What I do is lift the extractor onto a table, overhanging the edge. Beneath it, I put a bucket that also has a valve on the bottom, which is fitted with a doubled up hops bag from the beer brewing store (using a ruber band to hold it on the top). When I had a solarium to extract in the honey would go right through that bag, no problem, but now (I've moved) I have to fill up the indentation of the bag, wait for it to filter through, re-fill, etc, etc.

  6. #6
    Join Date
    Dec 2007
    Location
    Union missouri
    Posts
    82

    Default

    Well, that is how I do it and it works fine. Are you spinning the frames to fast and getting wax into the steel filter? How are you uncapping the frames of honey? A heated uncapping knife works best. I do as you said and the honey will start to backup in the filter, but a little time to settle usually takes care of that.

  7. #7
    Join Date
    Dec 2005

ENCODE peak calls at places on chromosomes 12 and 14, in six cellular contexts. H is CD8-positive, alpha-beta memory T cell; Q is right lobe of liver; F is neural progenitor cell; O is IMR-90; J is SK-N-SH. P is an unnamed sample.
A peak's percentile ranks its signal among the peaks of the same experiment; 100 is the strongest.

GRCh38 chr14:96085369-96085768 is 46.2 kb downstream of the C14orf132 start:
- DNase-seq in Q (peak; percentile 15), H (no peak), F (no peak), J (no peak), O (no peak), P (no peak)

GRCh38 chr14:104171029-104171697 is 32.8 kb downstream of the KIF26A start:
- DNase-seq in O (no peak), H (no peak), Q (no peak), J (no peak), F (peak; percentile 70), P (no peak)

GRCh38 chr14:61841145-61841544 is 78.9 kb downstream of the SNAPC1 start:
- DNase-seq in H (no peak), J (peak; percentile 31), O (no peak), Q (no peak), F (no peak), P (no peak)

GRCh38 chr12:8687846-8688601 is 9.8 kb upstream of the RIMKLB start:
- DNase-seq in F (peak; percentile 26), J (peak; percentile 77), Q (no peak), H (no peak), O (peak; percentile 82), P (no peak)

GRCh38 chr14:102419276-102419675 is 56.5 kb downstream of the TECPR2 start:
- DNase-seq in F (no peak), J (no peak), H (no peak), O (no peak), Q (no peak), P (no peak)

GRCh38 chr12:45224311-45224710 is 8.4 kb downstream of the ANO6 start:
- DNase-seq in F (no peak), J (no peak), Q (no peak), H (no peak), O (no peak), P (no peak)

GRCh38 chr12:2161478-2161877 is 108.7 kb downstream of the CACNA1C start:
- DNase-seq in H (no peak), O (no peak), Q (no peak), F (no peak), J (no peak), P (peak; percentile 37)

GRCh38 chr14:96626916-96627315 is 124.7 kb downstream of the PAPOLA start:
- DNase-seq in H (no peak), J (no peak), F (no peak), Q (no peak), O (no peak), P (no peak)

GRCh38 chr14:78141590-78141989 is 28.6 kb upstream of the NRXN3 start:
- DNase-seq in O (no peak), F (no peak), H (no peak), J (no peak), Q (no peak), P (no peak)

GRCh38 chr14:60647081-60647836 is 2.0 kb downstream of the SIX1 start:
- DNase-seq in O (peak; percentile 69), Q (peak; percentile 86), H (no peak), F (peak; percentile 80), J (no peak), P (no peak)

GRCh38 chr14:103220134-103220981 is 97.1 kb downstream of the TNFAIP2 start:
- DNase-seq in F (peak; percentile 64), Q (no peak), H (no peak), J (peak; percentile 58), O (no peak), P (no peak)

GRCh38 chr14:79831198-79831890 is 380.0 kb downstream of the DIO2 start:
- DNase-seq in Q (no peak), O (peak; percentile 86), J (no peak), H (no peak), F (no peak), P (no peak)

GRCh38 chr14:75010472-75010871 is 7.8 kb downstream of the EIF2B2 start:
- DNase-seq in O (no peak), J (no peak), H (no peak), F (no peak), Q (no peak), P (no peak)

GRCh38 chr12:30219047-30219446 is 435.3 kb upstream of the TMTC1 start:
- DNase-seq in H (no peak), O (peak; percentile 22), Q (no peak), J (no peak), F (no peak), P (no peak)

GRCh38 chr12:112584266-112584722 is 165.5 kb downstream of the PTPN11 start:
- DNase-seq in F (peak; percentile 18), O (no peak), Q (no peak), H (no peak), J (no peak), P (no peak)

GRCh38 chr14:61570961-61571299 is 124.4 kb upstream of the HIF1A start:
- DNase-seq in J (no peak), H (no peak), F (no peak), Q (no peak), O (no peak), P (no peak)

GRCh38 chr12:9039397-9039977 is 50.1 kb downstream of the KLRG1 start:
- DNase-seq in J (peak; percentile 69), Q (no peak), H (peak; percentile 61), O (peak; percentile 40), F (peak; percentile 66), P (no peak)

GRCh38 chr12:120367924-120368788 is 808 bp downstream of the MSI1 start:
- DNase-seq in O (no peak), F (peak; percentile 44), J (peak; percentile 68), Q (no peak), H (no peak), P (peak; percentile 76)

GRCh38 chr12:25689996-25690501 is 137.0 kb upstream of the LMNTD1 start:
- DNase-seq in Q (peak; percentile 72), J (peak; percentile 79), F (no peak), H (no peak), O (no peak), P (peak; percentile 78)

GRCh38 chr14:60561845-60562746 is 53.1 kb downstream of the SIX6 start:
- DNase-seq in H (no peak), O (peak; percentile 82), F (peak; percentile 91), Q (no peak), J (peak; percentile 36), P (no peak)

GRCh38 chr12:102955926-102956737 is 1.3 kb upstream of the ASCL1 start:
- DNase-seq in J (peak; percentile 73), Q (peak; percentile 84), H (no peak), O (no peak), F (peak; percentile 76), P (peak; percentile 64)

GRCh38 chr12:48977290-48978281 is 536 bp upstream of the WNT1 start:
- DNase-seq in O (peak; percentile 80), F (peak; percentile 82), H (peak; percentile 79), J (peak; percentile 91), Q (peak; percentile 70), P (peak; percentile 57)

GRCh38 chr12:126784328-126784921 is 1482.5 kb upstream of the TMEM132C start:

Location
    Ft. Collins, Colorado
    Posts
    563

    Default

    If you use your course filter as it comes out of the extractor and then pour it through the paint strainer bags or your finer filter you should be able to bottle your honey pretty quickly. The nylon paint strainers give a very nice product but will need to be changed out more quickly if your not straining the larger bits out first.

  8. #8
    Join Date
    May 2006
    Location
    Erie, PA
    Posts
    2,030

    Default

    Last year I used a nylon bag strainer. This year I got one of those 2-stage stainless strainers. I noticed that this year's honey is cloudier than last years, so I am guessing that the metal strainer is slightly more coarse.

    Temperature is a biggie. I tried to filter in October my first year. It took forever to get thru the bag. Now I work in July and leave the fall honey on the hive.